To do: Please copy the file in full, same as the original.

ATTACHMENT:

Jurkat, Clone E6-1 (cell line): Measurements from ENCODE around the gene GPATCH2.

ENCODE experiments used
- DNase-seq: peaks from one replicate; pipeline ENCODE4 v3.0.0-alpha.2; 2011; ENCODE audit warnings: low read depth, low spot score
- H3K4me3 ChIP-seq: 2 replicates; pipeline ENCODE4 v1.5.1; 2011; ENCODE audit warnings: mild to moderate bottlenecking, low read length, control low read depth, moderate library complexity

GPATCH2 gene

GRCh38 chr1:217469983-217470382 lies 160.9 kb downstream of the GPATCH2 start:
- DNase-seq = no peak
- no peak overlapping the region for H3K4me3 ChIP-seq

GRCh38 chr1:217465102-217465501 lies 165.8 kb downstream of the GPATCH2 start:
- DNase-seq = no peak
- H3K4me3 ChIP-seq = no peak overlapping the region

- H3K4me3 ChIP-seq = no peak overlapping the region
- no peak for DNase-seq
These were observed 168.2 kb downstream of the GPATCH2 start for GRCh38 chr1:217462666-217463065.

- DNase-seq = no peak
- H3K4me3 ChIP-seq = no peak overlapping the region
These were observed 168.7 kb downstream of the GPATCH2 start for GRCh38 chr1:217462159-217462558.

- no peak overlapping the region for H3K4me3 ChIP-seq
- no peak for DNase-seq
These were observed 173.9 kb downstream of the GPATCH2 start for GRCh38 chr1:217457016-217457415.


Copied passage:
Jurkat, Clone E6-1 (cell line): Measurements from ENCODE around the gene GPATCH2.

ENCODE experiments used
- DNase-seq: peaks from one replicate; pipeline ENCODE4 v3.0.0-alpha.2; 2011; ENCODE audit warnings: low read depth, low spot score
- H3K4me3 ChIP-seq: 2 replicates; pipeline ENCODE4 v1.5.1; 2011; ENCODE audit warnings: mild to moderate bottlenecking, low read length, control low read depth, moderate library complexity

GPATCH2 gene

GRCh38 chr1:217469983-217470382 lies 160.9 kb downstream of the GPATCH2 start:
- DNase-seq = no peak
- no peak overlapping the region for H3K4me3 ChIP-seq

GRCh38 chr1:217465102-217465501 lies 165.8 kb downstream of the GPATCH2 start:
- DNase-seq = no peak
- H3K4me3 ChIP-seq = no peak overlapping the region

- H3K4me3 ChIP-seq = no peak overlapping the region
- no peak for DNase-seq
These were observed 168.2 kb downstream of the GPATCH2 start for GRCh38 chr1:217462666-217463065.

- DNase-seq = no peak
- H3K4me3 ChIP-seq = no peak overlapping the region
These were observed 168.7 kb downstream of the GPATCH2 start for GRCh38 chr1:217462159-217462558.

- no peak overlapping the region for H3K4me3 ChIP-seq
- no peak for DNase-seq
These were observed 173.9 kb downstream of the GPATCH2 start for GRCh38 chr1:217457016-217457415.